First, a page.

The British Psychological Society

This series of posts examines the current situation of crisis that exists within the British Psychological Society (BPS). The series is a collaboration with the team at BPSWatch. I am reposting here content originally published at BPSWatch. Readers may also be interested in the posts here, here and here. How much does the future ofContinue reading “The British Psychological Society”

Psyche in Mythology and the British Psychological Society of Today

Psyche/ˈsʌɪki/the human soul, mind, or spirit “their childhood made them want to understand the human psyche and to help others” Similar: soul spirit(inner) self innermost self(inner) ego true being essential nature life force vital force inner man/woman persona identity personality individuality make-up subconscious mind intellect anima pneuma Opposite: body Wikipedia the fountain of knowledge inContinue reading “Psyche in Mythology and the British Psychological Society of Today”

Wessely School Report

In a series of ten posts, I have reviewed ten major planks in the Wessely School’s psychosomatic approach to ME/CFS. This St Patrick’s Day ‘end of term report’ indicates my grades as an independent assessor of the School’s performance to date. The bulk of the assessed work was completed prior to the COVID-19 pandemic. HoweverContinue reading “Wessely School Report”

ME/CFS and CBT – a basic error

For more than three decades, the Wessely School has searched for empirical support for its psychosomatic approach to CFS. That search has been in vain. I show here, here and here that the theoretical assumptions of the Wessely approach lack support and have fallen. The drive to show CBT and GET are effective treatments hasContinue reading “ME/CFS and CBT – a basic error”

“The whole mess started very early in his career”

Hans Eysenck’s False Claims Began in the 1950s and 60s Evidence from Joachim Funke of the Psychologisches Institut, Universität Heidelberg shows that Hans Eysenck’s scholarly output was untrustworthy from the very beginning of his career. In the 1950s and 60s Eysenck positioned himself as the ‘enfant terrible’ of psychoanalysis. Eysenck claimed the evidence in supportContinue reading ““The whole mess started very early in his career””

A New Ponzo Illusion (or something more?)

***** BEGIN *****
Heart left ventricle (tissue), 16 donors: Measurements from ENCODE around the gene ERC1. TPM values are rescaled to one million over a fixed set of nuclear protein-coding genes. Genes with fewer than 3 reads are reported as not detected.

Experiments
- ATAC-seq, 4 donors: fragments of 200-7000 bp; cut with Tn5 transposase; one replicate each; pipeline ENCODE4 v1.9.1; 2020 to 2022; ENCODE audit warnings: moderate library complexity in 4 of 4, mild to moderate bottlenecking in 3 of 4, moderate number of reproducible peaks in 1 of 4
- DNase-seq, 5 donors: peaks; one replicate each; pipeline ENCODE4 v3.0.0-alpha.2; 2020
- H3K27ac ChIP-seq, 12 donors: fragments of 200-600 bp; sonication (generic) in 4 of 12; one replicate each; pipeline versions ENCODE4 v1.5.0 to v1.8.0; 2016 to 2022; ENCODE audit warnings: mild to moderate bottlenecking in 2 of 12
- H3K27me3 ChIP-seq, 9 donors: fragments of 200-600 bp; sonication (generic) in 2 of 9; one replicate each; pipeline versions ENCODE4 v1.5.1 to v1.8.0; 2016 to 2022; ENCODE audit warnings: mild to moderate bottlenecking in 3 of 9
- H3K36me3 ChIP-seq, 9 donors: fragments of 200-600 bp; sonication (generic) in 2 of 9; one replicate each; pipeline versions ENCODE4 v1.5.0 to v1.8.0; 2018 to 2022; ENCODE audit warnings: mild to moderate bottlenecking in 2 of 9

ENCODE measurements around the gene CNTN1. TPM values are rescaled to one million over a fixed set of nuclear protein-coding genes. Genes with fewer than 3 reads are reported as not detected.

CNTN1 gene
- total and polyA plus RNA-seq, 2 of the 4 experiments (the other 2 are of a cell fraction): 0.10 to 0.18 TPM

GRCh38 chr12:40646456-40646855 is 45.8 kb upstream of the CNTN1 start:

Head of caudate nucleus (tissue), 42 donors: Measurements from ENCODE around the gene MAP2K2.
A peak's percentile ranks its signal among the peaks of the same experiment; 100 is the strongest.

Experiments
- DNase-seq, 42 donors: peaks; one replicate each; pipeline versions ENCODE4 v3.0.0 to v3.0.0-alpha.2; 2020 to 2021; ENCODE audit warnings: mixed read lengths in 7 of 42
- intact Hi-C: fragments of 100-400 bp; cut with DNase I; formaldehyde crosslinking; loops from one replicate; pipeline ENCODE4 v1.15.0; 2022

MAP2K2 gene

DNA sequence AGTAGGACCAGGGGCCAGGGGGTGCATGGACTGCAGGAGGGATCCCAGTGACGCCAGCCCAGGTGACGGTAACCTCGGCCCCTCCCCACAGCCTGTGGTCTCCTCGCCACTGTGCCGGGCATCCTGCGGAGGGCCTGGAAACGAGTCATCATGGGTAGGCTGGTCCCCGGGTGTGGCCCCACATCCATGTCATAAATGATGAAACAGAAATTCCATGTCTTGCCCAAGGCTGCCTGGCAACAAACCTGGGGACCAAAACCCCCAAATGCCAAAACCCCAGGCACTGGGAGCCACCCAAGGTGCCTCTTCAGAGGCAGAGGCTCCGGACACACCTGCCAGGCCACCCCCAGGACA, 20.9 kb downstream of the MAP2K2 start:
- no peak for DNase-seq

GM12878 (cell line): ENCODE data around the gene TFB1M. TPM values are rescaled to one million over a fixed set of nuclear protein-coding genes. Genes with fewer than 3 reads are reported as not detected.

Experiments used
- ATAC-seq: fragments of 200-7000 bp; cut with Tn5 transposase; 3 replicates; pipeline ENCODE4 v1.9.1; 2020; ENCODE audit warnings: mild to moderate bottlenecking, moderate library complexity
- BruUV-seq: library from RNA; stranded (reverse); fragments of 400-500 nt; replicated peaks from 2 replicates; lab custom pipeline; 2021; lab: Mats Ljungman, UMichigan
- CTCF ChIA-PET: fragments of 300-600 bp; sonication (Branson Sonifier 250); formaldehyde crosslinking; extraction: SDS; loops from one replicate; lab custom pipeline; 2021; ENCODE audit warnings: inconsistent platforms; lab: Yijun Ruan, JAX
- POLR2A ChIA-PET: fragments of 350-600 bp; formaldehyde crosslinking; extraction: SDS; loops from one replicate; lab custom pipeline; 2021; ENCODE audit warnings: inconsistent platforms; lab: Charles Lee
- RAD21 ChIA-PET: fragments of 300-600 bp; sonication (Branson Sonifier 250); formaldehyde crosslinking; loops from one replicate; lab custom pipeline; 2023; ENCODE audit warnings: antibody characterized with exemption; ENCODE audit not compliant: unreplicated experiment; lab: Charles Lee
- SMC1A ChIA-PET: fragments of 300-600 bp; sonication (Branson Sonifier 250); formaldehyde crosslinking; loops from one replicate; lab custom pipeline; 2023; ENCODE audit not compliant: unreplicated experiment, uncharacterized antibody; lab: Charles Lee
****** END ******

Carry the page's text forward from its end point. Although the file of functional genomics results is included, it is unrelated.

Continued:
Most visual illusions are produced using carefully contrived drawings or gadgets to fool the visual system into thinking impossible things.  Recently,  waiting at a train station, I encountered a real-life Ponzo illusion. The Illusion The traditional form of the Ponzo illusion is produced by drawing a pair of receding railway lines. The context suggests differentContinue reading “A New Ponzo Illusion (or something more?)”

Cochrane Catastrophe

Peter Gøtzsche’s Expulsion Triggers Mass Resignation The Board of a prestigious scientific organisation, The Cochrane Collaboration,  recently suffered a mass resignation.  This post documents the reasons why, using the words of the organisation itself. The board has been reduced from 13 to 6 members, following a vote to expel a founding member  for the first time inContinue reading “Cochrane Catastrophe”

Special issue on the PACE Trial

Critique by Keith Geraghty and Special Issue Editorial in the Journal of Health Psychology (July 31, 2017) I reproduce here my Editorial from the Special Issue of the Journal of Health Psychology on the PACE Trial. The issue contained an incisive critique of the trial by Dr. Keith J Geraghty (pictured). Keith Geraghty’s landmark paper,Continue reading “Special issue on the PACE Trial”

Post-Traumatic Growth

Post-Traumatic Growth  Experiences of life disruption, threat, distress, or adversity can lead to positively evaluated “growth” (Tedeschi and Calhoun, 1995). It has been observed for centuries that benefit finding and posttraumatic growth (PTG) can follow the occurrence of traumatic events including accidents, warfare, death of a loved one, and cancer diagnosis and treatment (Stanton, 2010).Continue reading “Post-Traumatic Growth”

The PACE Trial: A Catalogue of Errors

What was the PACE Trial? Rarely in the history of clinical medicine have doctors and patients been placed so bitterly at loggerheads. The dispute had been a long time coming. Thirty years ago, a few psychiatrists and psychologists offered a hypothesis based on a Psychological Theory in which ME/CFS is constructed as a psychosocial illness. AccordingContinue reading “The PACE Trial: A Catalogue of Errors”